If I was to get some SGX enabled computer specifically for running an Enigma node, what would you recommend?
I succeeded in running enigma docker network using:
intel core i5 8400
gigabyte h370n bios version F6
I am not sure if this is officially the best one when you consider some future updates, but its price is reasonable.
Hi, Would there be any advantages in procuring an 8th generation processor over a 6th or 7th for enigma sgx computations (maybe down the line)?
I’m looking for a Dell Latitude laptop for my SGX development computer. Like the Latitude 13 7000 Intel i7 series, anyone using Dell (US based) laptops out there?
I’ll find it, It’s just brutal getting through Dell for specific laptop information with SGX…
I don’t think so. Right now nodes would be selected to perform computations based on a lottery, and there’s no weight given to different processors.
This is a staking based lottery - the more you stake the higher chance you have to be selected as a worker
@petar I built a new PC recently. Its probably the most cost effective solution if you want to go for latest components on the market.
Here is my full hardware spec
1 x Intel® Core i5-8600, 3,1 GHZ (4,3 GHz Turbo Boost) socket 1151 processor
1 x GIGABYTE Z370 AORUS Gaming K3, socket 1151 motherboard
1 x SanDisk Ultra 3D SSD, 250 GB SSD
1 x Corsair 16 GB DDR4-2400 Kit
1 x be quiet! Pure Power 10 700W CM, 700 Watt
And also 1 x Thermaltake View 22 Tempered Glass Edition enclosure. Looking to pimp it with an RGB LED strip that I could mould into a pulsing Enigma logo. What do you think team?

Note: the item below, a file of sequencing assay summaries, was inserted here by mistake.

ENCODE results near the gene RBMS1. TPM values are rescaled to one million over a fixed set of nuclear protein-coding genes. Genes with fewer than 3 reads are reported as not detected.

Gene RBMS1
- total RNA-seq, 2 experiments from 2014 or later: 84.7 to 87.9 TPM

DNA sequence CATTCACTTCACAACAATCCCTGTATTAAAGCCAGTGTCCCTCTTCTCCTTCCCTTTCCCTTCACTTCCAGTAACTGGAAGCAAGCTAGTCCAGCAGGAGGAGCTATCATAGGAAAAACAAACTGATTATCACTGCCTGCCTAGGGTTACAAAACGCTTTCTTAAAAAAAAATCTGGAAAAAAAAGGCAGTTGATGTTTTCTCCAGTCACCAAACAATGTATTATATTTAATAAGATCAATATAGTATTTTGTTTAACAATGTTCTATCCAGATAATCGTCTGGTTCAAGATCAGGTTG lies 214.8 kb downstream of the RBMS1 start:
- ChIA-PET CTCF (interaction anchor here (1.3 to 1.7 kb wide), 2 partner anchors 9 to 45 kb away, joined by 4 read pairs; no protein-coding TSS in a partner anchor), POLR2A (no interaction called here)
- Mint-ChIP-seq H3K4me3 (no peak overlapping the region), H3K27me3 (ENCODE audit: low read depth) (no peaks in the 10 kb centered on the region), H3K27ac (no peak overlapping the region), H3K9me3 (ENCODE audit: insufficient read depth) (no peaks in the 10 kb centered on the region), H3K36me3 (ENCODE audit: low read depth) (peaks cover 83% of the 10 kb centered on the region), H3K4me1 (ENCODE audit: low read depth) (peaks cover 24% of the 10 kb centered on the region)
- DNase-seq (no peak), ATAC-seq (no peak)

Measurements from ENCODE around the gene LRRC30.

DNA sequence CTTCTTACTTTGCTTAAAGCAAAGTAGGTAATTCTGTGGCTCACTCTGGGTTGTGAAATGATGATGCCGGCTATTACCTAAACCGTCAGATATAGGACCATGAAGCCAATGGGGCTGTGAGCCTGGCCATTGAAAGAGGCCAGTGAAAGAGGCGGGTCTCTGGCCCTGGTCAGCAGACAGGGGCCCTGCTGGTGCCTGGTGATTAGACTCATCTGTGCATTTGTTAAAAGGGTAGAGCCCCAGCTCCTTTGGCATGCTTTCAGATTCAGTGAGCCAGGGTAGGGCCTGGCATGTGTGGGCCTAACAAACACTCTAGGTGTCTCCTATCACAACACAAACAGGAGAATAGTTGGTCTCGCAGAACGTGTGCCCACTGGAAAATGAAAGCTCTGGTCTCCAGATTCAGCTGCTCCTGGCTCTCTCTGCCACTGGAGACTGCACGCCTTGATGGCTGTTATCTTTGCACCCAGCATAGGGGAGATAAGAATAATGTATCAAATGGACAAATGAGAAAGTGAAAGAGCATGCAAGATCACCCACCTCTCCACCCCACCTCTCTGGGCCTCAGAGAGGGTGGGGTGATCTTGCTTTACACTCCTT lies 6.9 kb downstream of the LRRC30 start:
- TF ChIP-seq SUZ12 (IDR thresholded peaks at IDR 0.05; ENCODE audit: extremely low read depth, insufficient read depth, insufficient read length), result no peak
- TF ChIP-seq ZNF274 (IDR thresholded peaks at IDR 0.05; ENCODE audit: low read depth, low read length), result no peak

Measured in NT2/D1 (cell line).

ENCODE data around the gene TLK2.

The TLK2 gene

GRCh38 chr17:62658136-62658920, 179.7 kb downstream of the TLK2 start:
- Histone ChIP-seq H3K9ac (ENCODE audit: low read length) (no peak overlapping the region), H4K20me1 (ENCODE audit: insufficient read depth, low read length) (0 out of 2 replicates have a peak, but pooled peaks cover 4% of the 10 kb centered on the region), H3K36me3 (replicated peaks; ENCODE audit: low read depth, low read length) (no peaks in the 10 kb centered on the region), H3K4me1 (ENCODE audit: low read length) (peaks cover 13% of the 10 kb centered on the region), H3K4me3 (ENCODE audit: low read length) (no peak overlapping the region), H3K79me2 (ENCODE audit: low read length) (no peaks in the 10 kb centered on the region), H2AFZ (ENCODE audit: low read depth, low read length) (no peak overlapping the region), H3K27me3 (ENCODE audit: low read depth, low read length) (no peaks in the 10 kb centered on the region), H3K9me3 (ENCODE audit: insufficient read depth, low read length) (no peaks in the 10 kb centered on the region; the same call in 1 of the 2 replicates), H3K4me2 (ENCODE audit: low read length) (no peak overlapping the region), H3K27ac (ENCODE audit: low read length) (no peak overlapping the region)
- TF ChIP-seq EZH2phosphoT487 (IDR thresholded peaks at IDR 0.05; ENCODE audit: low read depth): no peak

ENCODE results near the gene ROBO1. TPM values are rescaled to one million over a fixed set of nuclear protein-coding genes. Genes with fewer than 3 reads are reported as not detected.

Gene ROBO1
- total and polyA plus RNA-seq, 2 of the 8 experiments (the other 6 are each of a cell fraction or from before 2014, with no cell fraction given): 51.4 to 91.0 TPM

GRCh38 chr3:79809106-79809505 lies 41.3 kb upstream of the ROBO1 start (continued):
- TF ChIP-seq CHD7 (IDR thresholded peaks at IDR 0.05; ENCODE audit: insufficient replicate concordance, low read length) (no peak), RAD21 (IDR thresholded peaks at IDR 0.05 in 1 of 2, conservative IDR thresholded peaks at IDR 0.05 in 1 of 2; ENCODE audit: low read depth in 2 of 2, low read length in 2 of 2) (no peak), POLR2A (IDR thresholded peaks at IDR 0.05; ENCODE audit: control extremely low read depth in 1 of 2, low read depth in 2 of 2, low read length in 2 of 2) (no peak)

Well, Dell support informed me they do not support Intel SGX whatsoever. Also got the same response from cloud platform service Vultr.
So, looks like the only safe SGX supported hardware is from Intel themselves:
The “Intel® Platform Developers Kit for SGX” looks like a safe order, this is taking so much time locating Intel SGX supported hardware.
You have to ask Vultr specifically about bare metal hardware. When I asked them if they supported SGX they initially said they didn’t, but then when I asked them if this was true even for bare metal hardware they said it was supported for bare metal. Here’s the message I got:
It’s $120 per month for Vultr bare metal, and it’s billed by the hour.
Some (all?) NUCs should also support SGX, and we also have a simulation mode up if you’re a developer.
“staking based lottery - the more you stake the higher chance you have…” sounds like anyone can be selected as a worker as long as they stake the most. The most ENG? The most time?
Are there master nodes in this model? In other PoS networks “stake” means how long a node has been live and waiting for work. Does stake mean “put at stake”? As in risked? The documentation suggests that workers are selected at random.
Please help. I’m very lost.